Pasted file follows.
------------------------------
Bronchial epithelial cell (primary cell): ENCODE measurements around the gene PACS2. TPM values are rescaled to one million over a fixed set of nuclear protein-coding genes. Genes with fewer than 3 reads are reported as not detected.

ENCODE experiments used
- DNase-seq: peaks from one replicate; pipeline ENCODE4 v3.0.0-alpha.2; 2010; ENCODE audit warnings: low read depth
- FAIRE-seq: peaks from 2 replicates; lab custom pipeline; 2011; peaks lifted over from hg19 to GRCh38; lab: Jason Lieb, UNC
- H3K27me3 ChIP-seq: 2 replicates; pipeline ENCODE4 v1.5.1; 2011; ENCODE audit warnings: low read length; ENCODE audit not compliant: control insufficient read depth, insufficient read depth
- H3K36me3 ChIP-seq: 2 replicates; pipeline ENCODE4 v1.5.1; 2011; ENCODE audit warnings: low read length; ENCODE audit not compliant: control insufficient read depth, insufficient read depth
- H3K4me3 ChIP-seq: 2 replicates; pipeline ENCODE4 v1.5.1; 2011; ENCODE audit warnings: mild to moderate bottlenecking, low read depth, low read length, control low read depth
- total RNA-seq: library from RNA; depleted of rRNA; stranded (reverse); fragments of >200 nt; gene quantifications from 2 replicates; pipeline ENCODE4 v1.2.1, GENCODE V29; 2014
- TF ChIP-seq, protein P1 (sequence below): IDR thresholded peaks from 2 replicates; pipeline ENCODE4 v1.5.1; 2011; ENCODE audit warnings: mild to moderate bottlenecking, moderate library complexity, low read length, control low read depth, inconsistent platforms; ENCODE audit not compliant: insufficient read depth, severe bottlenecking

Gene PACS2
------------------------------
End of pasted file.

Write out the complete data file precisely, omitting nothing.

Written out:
Bronchial epithelial cell (primary cell): ENCODE measurements around the gene PACS2. TPM values are rescaled to one million over a fixed set of nuclear protein-coding genes. Genes with fewer than 3 reads are reported as not detected.

ENCODE experiments used
- DNase-seq: peaks from one replicate; pipeline ENCODE4 v3.0.0-alpha.2; 2010; ENCODE audit warnings: low read depth
- FAIRE-seq: peaks from 2 replicates; lab custom pipeline; 2011; peaks lifted over from hg19 to GRCh38; lab: Jason Lieb, UNC
- H3K27me3 ChIP-seq: 2 replicates; pipeline ENCODE4 v1.5.1; 2011; ENCODE audit warnings: low read length; ENCODE audit not compliant: control insufficient read depth, insufficient read depth
- H3K36me3 ChIP-seq: 2 replicates; pipeline ENCODE4 v1.5.1; 2011; ENCODE audit warnings: low read length; ENCODE audit not compliant: control insufficient read depth, insufficient read depth
- H3K4me3 ChIP-seq: 2 replicates; pipeline ENCODE4 v1.5.1; 2011; ENCODE audit warnings: mild to moderate bottlenecking, low read depth, low read length, control low read depth
- total RNA-seq: library from RNA; depleted of rRNA; stranded (reverse); fragments of >200 nt; gene quantifications from 2 replicates; pipeline ENCODE4 v1.2.1, GENCODE V29; 2014
- TF ChIP-seq, protein P1 (sequence below): IDR thresholded peaks from 2 replicates; pipeline ENCODE4 v1.5.1; 2011; ENCODE audit warnings: mild to moderate bottlenecking, moderate library complexity, low read length, control low read depth, inconsistent platforms; ENCODE audit not compliant: insufficient read depth, severe bottlenecking

Gene PACS2